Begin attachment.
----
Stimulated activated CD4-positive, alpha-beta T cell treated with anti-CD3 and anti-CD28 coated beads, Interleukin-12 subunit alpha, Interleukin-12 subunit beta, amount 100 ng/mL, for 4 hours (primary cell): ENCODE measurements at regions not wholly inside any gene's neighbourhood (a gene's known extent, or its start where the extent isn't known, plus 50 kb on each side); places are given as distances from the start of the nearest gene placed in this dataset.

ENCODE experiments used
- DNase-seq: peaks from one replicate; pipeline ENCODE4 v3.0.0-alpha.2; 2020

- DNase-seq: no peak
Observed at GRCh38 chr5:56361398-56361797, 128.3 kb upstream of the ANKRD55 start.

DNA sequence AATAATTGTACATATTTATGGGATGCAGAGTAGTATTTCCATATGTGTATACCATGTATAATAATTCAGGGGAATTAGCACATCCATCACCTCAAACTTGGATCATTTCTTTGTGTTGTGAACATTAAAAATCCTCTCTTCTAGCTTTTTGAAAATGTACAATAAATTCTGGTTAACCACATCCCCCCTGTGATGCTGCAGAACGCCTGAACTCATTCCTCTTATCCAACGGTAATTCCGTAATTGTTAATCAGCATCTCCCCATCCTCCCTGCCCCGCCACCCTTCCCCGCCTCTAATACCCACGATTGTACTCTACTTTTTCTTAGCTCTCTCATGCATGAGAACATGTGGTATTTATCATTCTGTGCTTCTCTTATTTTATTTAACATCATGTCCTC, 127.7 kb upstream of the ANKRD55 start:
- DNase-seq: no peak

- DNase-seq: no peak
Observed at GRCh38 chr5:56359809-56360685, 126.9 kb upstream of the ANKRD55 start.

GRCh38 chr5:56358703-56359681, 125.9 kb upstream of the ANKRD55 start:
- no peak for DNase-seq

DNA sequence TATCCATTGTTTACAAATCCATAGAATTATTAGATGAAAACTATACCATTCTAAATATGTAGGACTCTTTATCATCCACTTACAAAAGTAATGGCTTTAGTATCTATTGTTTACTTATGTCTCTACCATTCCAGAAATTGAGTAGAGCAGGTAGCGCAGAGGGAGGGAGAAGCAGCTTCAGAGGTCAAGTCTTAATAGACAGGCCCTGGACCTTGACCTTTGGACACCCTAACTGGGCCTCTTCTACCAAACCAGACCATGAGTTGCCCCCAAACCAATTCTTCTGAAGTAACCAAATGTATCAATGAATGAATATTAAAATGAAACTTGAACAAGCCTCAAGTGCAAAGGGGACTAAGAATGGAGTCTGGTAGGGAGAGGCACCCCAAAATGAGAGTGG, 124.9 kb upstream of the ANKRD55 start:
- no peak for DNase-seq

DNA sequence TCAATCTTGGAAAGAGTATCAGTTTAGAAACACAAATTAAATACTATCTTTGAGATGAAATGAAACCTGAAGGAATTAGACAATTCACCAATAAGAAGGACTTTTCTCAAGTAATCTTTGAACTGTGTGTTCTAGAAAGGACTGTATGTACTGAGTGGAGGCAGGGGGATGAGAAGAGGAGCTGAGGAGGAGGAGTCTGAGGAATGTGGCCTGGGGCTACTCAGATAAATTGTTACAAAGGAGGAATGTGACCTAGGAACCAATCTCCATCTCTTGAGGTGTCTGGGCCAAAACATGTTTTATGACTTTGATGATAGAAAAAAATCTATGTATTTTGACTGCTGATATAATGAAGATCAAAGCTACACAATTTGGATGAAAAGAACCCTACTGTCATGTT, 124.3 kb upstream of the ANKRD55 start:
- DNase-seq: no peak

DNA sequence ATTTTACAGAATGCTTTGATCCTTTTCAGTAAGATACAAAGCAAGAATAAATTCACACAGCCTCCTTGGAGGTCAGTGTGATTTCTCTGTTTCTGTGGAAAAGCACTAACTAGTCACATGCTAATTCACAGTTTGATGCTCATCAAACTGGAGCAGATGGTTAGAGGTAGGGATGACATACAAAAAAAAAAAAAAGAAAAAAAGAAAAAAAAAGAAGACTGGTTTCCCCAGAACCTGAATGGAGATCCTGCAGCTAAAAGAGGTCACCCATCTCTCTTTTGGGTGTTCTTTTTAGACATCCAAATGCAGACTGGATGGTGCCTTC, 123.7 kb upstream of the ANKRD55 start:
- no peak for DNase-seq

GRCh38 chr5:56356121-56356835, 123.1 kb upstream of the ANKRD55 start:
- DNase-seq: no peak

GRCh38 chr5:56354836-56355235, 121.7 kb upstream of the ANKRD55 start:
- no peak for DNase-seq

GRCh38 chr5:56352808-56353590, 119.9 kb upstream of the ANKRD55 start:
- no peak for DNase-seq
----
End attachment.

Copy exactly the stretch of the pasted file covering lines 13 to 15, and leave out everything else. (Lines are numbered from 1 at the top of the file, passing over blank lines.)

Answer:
- no peak for DNase-seq

DNA sequence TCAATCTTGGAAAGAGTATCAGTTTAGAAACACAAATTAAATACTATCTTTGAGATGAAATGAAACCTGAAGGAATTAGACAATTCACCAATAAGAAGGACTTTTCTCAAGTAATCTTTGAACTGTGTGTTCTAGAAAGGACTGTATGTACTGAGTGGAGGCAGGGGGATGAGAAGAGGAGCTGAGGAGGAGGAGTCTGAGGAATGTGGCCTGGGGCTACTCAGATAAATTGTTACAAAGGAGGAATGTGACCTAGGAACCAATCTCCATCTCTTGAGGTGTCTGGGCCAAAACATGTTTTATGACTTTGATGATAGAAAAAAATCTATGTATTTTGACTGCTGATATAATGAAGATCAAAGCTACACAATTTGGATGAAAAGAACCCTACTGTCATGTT, 124.3 kb upstream of the ANKRD55 start:
- DNase-seq: no peak